Stress – Men might be more likely to report symptoms of depression as stress. This is due to the fact that, to clear the mind over certain issues that could cause stress, human nature demands you to talk it out to friends, relatives or a doctor. It’s not that men have more stress but it’s that it’s more acceptable socially to talk about stressing issues. Stress and depression can also travel in two-way traffic. It’s true to say that feeling stressed can indicate having clinical depression and can also be part of the cause. Past research has proved that prolonged exposure to stress can lead to gradual changes both in the body and brain, which can in turn render a person to depression.
Anxiety – Research has proved that there is a strong relationship between anxiety disorders and depression. Men however may not be likely to experience anxiety than women. As a matter of fact,these effects could be approximately two times as much compared to men. It’s very rare to find men talking of feeling anxiety but instead sadness. Men might just discuss issues about work and whether the loss of a job will suppress their ability to provide for themselves and their family. It may be easier to call these worries and fears.
Drug abuse – Substance abuse frequently go hand in hand with depression. Research has proved that alcoholics are most likely to suffer from major depression as the people without a drinking problem. It can happen for both men and women, but using drugs or alcohol to avoid discomfort is a strategy a good percentage of men will improvise instead of seeking health care. There’s a status quo of, I should be in a position to fix these issues on my own and so I’ll use substances that are available to me to achieve that.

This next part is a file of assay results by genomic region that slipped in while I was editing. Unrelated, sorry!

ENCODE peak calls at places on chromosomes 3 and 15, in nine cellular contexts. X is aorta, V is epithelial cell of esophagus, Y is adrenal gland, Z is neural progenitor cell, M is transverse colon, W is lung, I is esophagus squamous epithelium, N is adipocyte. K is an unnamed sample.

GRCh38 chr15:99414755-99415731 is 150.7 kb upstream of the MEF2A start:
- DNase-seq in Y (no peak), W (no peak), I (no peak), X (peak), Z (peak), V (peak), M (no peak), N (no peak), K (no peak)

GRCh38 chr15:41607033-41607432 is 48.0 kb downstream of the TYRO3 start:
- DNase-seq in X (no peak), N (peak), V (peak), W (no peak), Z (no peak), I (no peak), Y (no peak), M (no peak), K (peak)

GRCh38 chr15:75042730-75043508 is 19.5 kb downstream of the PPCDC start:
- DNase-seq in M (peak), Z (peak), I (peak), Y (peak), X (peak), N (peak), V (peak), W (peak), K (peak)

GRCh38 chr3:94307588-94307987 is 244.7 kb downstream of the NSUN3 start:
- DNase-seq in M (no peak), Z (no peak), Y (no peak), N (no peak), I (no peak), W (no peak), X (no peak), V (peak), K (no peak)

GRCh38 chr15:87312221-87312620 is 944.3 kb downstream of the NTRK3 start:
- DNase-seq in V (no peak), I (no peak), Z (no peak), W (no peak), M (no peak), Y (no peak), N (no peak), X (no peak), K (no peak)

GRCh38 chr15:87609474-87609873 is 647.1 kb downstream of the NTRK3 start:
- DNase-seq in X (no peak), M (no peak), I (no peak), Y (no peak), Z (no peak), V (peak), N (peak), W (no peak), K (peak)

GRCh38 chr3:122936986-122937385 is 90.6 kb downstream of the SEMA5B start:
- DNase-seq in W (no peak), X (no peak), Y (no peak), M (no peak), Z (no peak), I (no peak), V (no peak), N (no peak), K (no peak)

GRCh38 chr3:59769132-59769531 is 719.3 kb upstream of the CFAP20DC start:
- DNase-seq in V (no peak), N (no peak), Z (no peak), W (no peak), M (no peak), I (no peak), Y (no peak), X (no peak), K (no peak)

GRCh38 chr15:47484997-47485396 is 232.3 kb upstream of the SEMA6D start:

Sexual dysfunction – Depression is a major factor in loss of desire and erectile dysfunction (ED). This symptom however is not reported by men because it looks shameful. Men also don’t like to be seen as incapable of handling their responsibilities. This is what forces them to stay silent about this symptom. Performance problems can arise from depression and make depression worse. However, ED can also be caused by other medical conditions or medications (including anti-depressants). ED on its own does not show depression. Informed recommendation is that you can’t conclude using a single symptom.
Indecision – I can’t count the number of people complain about having money in the bank but the phone communication is terminated simply because they couldn’t pay the bill or make the best decision of what to do and when.’ It’s even worse when other people naturally have a hard time making decisions, incapability to make choices is usually bothersome if only it’s a new behavior. It’s an information processing issue,” and depression slows down the ability to decide.
Thoughts of committing suicide – Women are highly associated with cases of attempting suicide, however men are more than four times as likely to die if they attempt suicide. The reason being that men tend to choose more lethal ways of doing it. More often they use firearms and kill themselves the first time they attempt suicide. Older men (advanced age) are at a higher risk for suicide, and doctors may not see depression symptoms in this bracket. Depression however is not a normal part of aging in men or women.